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Rowland v. Colvin

United States District Court, S.D. Georgia, Waycross Division

March 10, 2017

AMY ROWLAND, Plaintiff,
CAROLYN W. COLVIN, Acting Commissioner of Social Security, Defendant.



         Plaintiff contests the decision of Administrative Law Judge John H. Maclean, (“the ALJ” or “ALJ Maclean”) denying her claim for a period of disability, disability insurance benefits, and supplemental security income benefits. Plaintiff urges the Court to remand this case for a proper determination of the evidence. Defendant asserts the Commissioner's decision should be affirmed. For the reasons which follow, I RECOMMEND the Court AFFIRM the Commissioner's decision. I also RECOMMEND that the Court DIRECT the Clerk of Court to CLOSE this case.


         Plaintiff filed an application for a period of disability, disability insurance benefits, and supplemental security income benefits on November 16, 2012, alleging that she became disabled on July 1, 2012, due to chronic migraine headaches, as well as back, neck, and feet impairments. (Doc. 9-5, p. 2; Doc. 9-6, p. 6.) After her claim was denied initially and upon reconsideration, Plaintiff filed a timely request for a hearing. On November 6, 2014, ALJ Maclean conducted a video hearing at which Plaintiff, who was represented by Andrew S. Youngman, a non-attorney representative, appeared and testified in Waycross, Georgia, while the ALJ presided in Savannah, Georgia. (Doc. 9-2, p. 19.) Kenneth L. Bennett, a vocational expert, also appeared at the hearing. (Id.) ALJ Maclean found that Plaintiff was not disabled within the meaning of the Social Security Act. (Id. at p. 28.) The Appeals Council denied Plaintiff's request for review of the ALJ's decision, and the decision of the ALJ became the final decision of the Commissioner for judicial review. (Id. at p. 2.)

         Plaintiff, born on August 20, 1979, was thirty-five (35) years old when ALJ Maclean issued his final decision. She has a high school education. (Doc. 9-6, p. 7.) Plaintiff's past relevant work experience includes employment as a cashier/checker, nurse assistant, and dispatcher. (Id.)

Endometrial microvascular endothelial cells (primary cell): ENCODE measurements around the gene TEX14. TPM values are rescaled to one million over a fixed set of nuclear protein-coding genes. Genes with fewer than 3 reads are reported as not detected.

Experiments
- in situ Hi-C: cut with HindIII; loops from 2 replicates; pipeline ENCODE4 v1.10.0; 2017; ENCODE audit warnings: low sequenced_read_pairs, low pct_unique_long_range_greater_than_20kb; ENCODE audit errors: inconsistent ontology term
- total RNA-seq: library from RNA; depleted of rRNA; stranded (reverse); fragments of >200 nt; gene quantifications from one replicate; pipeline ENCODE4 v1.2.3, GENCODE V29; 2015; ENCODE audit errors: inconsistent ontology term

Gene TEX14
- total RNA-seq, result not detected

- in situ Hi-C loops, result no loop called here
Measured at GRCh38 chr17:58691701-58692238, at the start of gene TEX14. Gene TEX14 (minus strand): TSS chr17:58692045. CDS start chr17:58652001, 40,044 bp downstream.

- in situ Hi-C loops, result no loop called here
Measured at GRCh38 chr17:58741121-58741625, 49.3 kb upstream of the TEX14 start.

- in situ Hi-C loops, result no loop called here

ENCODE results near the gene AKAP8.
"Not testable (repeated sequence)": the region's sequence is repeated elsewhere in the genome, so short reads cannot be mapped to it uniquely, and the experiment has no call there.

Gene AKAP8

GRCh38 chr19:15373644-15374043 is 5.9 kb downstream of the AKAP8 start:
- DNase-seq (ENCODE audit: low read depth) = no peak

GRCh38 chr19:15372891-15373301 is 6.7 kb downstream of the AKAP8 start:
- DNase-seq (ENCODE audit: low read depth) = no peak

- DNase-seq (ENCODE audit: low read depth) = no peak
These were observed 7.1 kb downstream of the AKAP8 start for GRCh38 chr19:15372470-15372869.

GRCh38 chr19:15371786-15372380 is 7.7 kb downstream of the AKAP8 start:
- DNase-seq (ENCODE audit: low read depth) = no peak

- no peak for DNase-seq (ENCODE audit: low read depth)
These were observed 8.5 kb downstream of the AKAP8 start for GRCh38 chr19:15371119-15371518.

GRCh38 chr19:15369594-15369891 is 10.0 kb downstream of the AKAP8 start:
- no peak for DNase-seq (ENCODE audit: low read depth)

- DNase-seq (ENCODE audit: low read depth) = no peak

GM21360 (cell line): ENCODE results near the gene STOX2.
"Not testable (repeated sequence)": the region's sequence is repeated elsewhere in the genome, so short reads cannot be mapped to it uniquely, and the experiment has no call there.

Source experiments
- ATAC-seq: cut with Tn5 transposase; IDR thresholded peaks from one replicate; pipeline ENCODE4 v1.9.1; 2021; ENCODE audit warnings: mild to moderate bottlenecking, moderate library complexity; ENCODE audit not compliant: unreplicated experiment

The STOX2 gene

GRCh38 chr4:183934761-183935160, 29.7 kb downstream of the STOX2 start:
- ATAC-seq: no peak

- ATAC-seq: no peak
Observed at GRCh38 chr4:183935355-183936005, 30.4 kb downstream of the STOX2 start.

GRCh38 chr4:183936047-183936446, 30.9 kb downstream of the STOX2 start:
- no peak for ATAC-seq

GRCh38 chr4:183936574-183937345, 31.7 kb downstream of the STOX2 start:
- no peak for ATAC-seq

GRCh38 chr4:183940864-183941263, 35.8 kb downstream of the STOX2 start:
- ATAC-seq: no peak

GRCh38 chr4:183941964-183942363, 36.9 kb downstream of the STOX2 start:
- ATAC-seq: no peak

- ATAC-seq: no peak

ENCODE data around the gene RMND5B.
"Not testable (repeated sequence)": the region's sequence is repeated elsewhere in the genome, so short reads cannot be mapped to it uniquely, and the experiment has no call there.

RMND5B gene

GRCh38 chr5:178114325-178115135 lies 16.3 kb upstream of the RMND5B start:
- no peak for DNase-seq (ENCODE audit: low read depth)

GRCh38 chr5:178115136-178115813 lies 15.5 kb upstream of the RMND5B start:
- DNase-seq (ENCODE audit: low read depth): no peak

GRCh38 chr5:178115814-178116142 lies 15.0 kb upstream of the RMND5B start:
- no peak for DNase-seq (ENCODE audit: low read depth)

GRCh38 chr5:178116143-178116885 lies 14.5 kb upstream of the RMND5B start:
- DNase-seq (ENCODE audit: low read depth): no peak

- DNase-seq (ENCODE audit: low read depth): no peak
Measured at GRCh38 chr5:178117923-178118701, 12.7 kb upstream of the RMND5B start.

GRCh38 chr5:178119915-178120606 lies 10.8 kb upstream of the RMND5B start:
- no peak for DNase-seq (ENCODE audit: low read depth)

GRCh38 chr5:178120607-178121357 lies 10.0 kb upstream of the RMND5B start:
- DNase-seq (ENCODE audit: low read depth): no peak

I. The ALJ's Findings

         Pursuant to the Act, the Commissioner has established a five-step process to determine whether a person is disabled. 20 C.F.R. §§ 404.1520 & 416.920; Bowen v. Yuckert, 482 U.S. 137, 140 (1987). The first step determines if the claimant is engaged in “substantial gainful activity.” Yuckert, 482 U.S. at 140. If the claimant is engaged in substantial gainful activity, then benefits are immediately denied. Id. If the claimant is not engaged in such activity, then the second inquiry is whether the claimant has a medically severe impairment or combination of impairments as defined by the “severity regulation.” 20 C.F.R. §§ 404.1520(c) & 416.920(c); Yuckert, 482 U.S. at 140-41. If the claimant's impairment or combination of impairments is severe, then the evaluation proceeds to step three. The third step requires a determination of whether the claimant's impairment meets or equals one of the impairments listed in the Code of Federal Regulations (“the Regulations”) and acknowledged by the Commissioner as sufficiently severe to preclude substantial gainful activity. 20 C.F.R. §§ 404.1520(d) & 416.920(d); 20 C.F.R. Pt. 404, Subpt. P. App. 1; Phillips v. Barnhart, 357 F.3d 1232, 1238 (11th Cir. 2004). If the impairment meets or equals one of the listed impairments, the plaintiff is presumed disabled. Yuckert, 482 U.S. at 141.